19. Effectiveness of Group-Delivered Cognitive Therapy and Treatment Length in Women Veterans with PTSD

    Directory of Open Access Journals (Sweden)

    Diane T. Castillo

    2014-01-01

    Full Text Available The effectiveness and length of group-delivered cognitive treatment for Posttraumatic Stress Disorder (PTSD was examined in a sample of women veterans. The sample included 271 primarily non-Hispanic white (61% and Hispanic (25% women veterans treated in 8-, 10-, or 12-group length sessions with manualized cognitive therapy for PTSD. Outcome was measured with the PTSD Symptom Checklist (PCL in an intention-to-treat analysis (N = 271, in completer subjects (n = 172, and with group as the unit of analysis (n = 47 groups. Significant decreases in PTSD were found in the full sample (effect size [ES] range = 0.27 to 0.38, completers (ES range = 0.37 to 0.54, and group as the unit of analysis (ES range = 0.71 to 0.92, suggesting effectiveness of cognitive group treatment for PTSD. PCL scores significantly improved in the 8, 10, and 12 group lengths, with no differences between each. Clinical improvement showed a third decreasing 10 or more PCL points and 22% no longer meeting PTSD diagnostic criteria, with the best results in the 10-session group. The results suggest group-delivered cognitive therapy is an effective, efficient, time-limited treatment for PTSD.

  20. Predator threat stress promotes long lasting anxiety-like behaviors and modulates synaptophysin and CB1 receptors expression in brain areas associated with PTSD symptoms.

    Science.gov (United States)

    Campos, Alline Cristina; Ferreira, Frederico Rogério; da Silva, Wilson Araujo; Guimarães, Francisco Silveira

    2013-01-15

    Several studies have suggested that changes in hippocampal, prefrontal cortex and amygdaloid complex function are associated with the main symptoms of Posttraumatic Stress Disorder (PTSD). Predator exposure can mimic some aspects of PSTD such as hyperarousal and chronic anxiety. However, little is known about the neural substrate involved in this model. Synaptophysin (SYP) expression has been used to evaluate synaptic plastic changes while cannabinoids have emerged as a therapeutic target for the treatment of stress- and anxiety-related disorders. The present work evaluated whether the long lasting behavioral effects evoked by predator exposure are associated to long-term changes in the expression of the Cannabinoid receptor 1 (CB1) and the synaptic protein SYP in brain areas related to the genesis of PTSD symptoms (frontal cortex, hippocampus and amygdaloid complex). Male Wistar rats were exposed to a live or a dummy cat and seven days later submitted to the elevated plus maze test. To explore possible neurobiological mechanisms involved in these effects, CB1 receptor and SYP mRNA expression were measured in the hippocampus, frontal cortex and amygdaloid complex. Single predator exposure promoted long-lasting anxiogenic effects. Seven days after predator threat CB1 mRNA expression was down regulated in the frontal cortex and amygdaloid complex while SYP gene was up regulated in the amygdaloid complex. Our results suggested that predator exposure causes long-lasting anxiogenic effects associated with hyperactivation of amygdaloid complex and modulation of CB1 receptor in brain areas related to PTSD symptoms. Copyright © 2012 Elsevier Ireland Ltd. All rights reserved.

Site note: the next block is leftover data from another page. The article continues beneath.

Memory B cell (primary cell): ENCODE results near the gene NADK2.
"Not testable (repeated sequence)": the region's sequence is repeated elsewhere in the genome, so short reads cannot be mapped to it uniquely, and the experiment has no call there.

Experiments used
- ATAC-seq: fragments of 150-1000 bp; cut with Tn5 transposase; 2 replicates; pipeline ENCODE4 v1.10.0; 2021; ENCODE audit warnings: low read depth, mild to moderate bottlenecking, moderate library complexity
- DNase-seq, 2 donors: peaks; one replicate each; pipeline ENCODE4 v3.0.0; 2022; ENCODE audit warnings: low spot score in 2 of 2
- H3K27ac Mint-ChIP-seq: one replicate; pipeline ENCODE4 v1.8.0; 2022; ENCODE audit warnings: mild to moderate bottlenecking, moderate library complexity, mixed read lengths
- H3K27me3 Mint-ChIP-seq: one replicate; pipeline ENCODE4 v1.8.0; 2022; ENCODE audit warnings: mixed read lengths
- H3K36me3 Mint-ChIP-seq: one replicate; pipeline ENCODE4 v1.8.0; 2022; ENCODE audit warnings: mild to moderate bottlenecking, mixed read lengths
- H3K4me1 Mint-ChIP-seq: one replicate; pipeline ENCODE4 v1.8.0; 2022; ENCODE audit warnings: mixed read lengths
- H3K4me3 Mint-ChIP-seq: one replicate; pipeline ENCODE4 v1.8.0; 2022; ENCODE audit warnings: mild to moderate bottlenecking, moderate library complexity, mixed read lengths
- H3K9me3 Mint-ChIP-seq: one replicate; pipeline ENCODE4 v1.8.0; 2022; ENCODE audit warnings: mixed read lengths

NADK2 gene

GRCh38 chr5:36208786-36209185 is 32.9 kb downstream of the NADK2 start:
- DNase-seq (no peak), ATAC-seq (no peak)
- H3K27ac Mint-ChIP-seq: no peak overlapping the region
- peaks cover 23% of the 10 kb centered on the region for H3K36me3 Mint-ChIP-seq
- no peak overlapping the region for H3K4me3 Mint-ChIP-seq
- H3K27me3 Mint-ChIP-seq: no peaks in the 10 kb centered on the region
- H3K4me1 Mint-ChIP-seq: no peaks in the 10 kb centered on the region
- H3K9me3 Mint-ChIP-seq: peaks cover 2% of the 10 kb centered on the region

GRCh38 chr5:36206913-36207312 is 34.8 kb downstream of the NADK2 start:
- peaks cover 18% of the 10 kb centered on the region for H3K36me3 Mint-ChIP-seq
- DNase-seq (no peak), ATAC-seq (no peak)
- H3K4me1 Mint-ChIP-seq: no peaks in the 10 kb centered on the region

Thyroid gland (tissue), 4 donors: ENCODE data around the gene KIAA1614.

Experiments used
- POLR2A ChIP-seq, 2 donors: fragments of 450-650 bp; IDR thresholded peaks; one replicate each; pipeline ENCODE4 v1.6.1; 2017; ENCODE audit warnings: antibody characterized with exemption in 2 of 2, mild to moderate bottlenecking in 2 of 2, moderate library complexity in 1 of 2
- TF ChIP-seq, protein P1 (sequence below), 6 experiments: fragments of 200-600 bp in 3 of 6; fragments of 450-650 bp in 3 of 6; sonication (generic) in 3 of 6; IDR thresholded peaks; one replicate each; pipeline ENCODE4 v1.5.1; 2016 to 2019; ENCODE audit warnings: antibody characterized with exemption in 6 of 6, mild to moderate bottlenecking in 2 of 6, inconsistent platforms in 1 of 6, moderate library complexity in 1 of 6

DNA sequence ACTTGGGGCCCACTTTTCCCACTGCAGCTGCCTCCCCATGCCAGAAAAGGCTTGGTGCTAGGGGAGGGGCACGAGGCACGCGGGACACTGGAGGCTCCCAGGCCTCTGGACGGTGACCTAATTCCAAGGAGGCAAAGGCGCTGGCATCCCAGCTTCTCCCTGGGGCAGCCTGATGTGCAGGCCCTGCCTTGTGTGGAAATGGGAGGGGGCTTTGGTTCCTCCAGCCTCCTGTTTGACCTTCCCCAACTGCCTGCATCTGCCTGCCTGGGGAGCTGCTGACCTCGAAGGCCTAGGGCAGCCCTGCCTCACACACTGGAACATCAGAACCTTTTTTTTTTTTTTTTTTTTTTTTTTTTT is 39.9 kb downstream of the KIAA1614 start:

1. New DSM-5 maladaptive symptoms in PTSD: gender differences and correlations with mood spectrum symptoms in a sample of high school students following survival of an earthquake.

    Science.gov (United States)

    Carmassi, Claudia; Stratta, Paolo; Massimetti, Gabriele; Bertelloni, Carlo Antonio; Conversano, Ciro; Cremone, Ivan Mirko; Miccoli, Mario; Baggiani, Angelo; Rossi, Alessandro; Dell'Osso, Liliana

    2014-01-01